During the harvest season you will see many semi-trucks and trailers on the road hauling grain to nearby elevators or farms.
A semi-truck refers to the actual truck, which has an engine along with a cab. Sometimes it’s also called a semi-tractor. A semi-truck engine has 350 to 600 horsepower.
A semi-trailer is hauled by the semi-truck. It has wheels but no front axle and no engine, so it cannot move on its own. The average size of a trailer is 48 feet. When attached to the truck, together, they form a tractor-trailer unit also referred to as a big rig or an 18-wheeler, based on the number of wheels on the unit as a whole.
There are a couple of different types of semi-trailers used for hauling grain. Locally, you may see trailers with hopper bottoms or dump gates. The hopper bottom trailer, the most popular, allows grain to flow out underneath the bottom of the truck through a hopper gate. Most trailers have two hopper compartments. The dump trailer hydraulically lifts up and dumps the grain out through the back gate.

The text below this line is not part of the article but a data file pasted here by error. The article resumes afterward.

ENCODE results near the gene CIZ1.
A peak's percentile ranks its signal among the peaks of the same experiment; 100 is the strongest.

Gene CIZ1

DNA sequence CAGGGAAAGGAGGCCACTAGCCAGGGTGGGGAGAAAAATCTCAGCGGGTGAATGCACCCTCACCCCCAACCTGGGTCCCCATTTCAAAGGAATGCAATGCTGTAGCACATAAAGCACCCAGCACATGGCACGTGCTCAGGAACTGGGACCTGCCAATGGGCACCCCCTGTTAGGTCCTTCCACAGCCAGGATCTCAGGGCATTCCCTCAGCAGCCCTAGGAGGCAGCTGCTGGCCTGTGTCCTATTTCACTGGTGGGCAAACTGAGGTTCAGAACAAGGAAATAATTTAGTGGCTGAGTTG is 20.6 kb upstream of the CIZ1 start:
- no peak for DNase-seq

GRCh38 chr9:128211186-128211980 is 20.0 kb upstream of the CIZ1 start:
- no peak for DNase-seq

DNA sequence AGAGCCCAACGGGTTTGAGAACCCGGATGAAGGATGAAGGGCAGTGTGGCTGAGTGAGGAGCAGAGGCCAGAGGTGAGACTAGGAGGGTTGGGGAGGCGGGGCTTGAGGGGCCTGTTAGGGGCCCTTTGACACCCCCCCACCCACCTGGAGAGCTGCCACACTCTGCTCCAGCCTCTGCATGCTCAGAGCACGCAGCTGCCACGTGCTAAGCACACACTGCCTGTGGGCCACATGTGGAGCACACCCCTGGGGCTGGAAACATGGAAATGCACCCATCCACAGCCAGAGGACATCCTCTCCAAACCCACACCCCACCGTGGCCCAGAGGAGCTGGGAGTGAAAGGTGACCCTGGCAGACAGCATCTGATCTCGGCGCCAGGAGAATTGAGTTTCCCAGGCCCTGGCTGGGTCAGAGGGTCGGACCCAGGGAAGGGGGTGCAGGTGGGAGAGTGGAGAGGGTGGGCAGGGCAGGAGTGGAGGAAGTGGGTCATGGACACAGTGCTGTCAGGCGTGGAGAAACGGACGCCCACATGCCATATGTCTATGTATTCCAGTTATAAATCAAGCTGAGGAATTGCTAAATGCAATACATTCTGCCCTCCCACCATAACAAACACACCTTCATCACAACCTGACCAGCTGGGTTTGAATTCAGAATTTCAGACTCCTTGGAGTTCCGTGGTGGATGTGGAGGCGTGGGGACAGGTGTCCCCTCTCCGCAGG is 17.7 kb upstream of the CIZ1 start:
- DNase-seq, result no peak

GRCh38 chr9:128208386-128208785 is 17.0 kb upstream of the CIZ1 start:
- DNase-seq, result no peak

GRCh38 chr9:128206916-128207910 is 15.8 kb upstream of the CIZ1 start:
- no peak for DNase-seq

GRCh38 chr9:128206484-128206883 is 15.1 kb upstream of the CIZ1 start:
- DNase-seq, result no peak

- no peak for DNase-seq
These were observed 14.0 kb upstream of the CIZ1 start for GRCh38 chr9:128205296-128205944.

Hopper bottom – Underneath the trailer is the hopper bottom where grain is released from the semi-truck into a grain pit for storage. Most trailers have two hoppers and gates which open and close.
Semi-truck – Farmers and truckers haul grain with semi-trucks or sometimes called semi-tractors. This is the front of the truck with the cab. This semi-truck also has a sleeper berth for overnight trucking.
Semi-truck and trailer – The semi-trailer is pulled by the semi-truck. Together, they form a tractor-trailer unit also referred to as a big rig or 18-wheeler, based on the number of wheels. This grain trailer has two hoppers for unloading grain.